Classifying pancreatic tumors

Pancreatic cancer cells grown in culture. Anne Weston, London Research Institute, Cancer Research UK (image available under a Creative Commons attribution, noncommercial, no derivatives license) 

Pancreatic cancer is like a killer lurking in the shadows. The disease spreads aggressively during early stages without causing specific symptoms.

Every year in the U.S., about 50,000 people are diagnosed with pancreatic cancer. Most are diagnosed at advanced stages when even surgical removal of the cancer may prove to be ineffective.

About 80 percent of patients will die within a year after diagnosis, and only 6 percent will survive beyond five years.

November is pancreatic cancer awareness month, highlighting the urgent need for better diagnosis and treatment methods for the disease.

How does pancreatic cancer develop?

The most common form of pancreatic cancer affects the exocrine tissue, which produces digestive enzymes. These exocrine tumors are called pancreatic adenocarcinoma, or PDA. PDA develops either from pre-cancerous microscopic lesions or from larger, fluid-filled pancreatic cysts that can be seen on abdominal imaging studies. In most cases, the lesions are not detected, because they do not cause any symptoms. If detected early, the lesions can be cured.

What are the risk factors and symptoms?

Risk factors for pancreatic cancer include family history, smoking and certain occupational exposures to dyes and pesticides. Common symptoms include profound weight loss, jaundice (which can also cause itching), nausea, appetite loss, abdominal pain and back pain.

What are the latest research developments?

Identifying heterogeneity in PDA tumors is an important step toward developing more targeted treatments. Jen Jen Yeh and colleagues at the University of North Carolina are working on classifying PDA into subtypes based on the molecular characteristics of the stroma, the dense tissue surrounding the cancerous tissue. Using mathematical approaches and gene-expression analysis, the researchers identified two distinct stromal types among PDA tumor samples — normal and activated. The activated stromal type had higher expression of tumor-promoting genes and was linked to poor survival outcomes in patients with PDA.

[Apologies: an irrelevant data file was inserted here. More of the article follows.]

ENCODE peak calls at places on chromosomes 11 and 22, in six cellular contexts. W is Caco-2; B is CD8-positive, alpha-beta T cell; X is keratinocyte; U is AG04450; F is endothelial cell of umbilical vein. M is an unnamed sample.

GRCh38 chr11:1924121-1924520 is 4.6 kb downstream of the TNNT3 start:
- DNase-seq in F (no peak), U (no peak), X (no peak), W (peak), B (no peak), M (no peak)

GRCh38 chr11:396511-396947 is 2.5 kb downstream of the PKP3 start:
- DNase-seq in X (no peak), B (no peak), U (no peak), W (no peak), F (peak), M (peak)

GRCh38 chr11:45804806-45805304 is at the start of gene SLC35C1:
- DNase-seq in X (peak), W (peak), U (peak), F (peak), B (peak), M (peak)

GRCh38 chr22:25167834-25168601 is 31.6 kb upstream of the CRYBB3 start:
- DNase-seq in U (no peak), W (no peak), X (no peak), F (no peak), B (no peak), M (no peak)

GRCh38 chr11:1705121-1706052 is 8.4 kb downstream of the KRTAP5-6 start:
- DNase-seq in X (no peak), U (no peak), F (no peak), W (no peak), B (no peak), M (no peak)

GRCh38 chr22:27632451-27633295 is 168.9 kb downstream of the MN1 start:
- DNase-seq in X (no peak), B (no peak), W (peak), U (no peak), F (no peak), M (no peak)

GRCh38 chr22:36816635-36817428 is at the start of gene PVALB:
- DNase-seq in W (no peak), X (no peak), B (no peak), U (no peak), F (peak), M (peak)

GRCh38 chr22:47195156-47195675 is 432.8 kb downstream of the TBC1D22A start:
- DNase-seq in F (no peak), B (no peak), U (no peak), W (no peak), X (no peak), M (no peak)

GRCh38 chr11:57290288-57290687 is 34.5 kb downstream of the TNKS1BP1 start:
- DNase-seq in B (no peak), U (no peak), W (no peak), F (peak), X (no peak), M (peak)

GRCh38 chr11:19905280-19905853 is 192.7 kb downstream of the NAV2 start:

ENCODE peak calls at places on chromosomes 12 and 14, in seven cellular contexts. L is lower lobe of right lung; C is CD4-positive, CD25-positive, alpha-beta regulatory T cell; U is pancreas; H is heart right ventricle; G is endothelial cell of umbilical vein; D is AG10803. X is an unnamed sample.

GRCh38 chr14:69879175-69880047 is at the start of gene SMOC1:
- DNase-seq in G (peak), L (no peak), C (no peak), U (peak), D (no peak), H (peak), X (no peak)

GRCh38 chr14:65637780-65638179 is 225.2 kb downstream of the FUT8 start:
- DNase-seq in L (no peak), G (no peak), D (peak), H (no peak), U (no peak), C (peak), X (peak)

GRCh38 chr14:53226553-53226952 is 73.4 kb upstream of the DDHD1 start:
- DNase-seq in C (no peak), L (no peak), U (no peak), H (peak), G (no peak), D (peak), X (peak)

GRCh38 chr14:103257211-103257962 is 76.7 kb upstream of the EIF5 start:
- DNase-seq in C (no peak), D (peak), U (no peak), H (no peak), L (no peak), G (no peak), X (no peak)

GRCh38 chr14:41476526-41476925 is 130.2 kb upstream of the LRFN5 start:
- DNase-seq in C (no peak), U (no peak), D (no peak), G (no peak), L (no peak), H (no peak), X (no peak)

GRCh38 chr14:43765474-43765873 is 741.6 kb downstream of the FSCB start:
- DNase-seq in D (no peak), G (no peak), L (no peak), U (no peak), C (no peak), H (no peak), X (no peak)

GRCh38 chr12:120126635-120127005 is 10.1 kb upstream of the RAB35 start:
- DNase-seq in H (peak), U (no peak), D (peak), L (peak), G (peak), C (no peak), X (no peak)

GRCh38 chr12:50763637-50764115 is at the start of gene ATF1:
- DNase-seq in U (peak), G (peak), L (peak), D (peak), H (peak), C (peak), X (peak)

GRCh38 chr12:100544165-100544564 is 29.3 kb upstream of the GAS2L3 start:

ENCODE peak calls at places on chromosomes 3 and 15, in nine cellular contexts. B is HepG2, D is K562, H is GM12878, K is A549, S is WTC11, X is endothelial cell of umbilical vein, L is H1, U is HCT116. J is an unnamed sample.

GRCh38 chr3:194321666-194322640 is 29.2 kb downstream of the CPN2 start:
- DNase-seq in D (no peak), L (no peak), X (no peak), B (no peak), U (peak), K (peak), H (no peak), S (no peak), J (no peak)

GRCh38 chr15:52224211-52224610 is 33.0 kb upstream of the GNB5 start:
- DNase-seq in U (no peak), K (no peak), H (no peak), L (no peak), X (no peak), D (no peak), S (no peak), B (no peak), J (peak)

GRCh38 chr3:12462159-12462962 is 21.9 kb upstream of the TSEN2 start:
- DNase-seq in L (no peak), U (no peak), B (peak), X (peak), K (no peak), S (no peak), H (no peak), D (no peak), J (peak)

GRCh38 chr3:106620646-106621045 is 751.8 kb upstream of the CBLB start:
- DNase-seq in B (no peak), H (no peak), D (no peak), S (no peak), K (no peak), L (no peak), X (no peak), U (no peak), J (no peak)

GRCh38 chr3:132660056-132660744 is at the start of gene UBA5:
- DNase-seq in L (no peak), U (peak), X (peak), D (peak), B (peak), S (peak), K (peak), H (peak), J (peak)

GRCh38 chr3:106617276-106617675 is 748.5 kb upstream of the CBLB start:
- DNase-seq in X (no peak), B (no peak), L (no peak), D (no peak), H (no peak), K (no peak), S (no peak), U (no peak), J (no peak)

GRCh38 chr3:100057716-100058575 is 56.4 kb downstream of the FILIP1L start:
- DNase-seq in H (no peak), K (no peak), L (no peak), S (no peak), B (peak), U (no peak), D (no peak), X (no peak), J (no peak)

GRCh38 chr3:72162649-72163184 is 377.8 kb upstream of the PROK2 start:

Other researchers are looking at whole genomes to classify PDA. Sean Grimmond and colleagues at the University of Queensland, Australia, performed whole-genome sequencing in PDA tumor samples to assess variations in chromosomal structure that disrupt gene function. They classified the tumors into four subtypes: stable, locally rearranged, scattered and unstable. Notably, the unstable tumors consisted of more than 200 structural variations, which primarily disrupted genes related to DNA repair. As these unstable tumors lack proper DNA-repair mechanisms, they respond better to treatments like platinum-based chemotherapy, which kills cancer cells by causing excessive DNA damage.

Indumathi Sridharan Indumathi Sridharan earned her bachelor’s degree in bioinformatics in India. She holds a Ph.D. in molecular biochemistry from Illinois Institute of Technology, Chicago. She did her postdoctoral work in bionanotechnology at Northwestern University.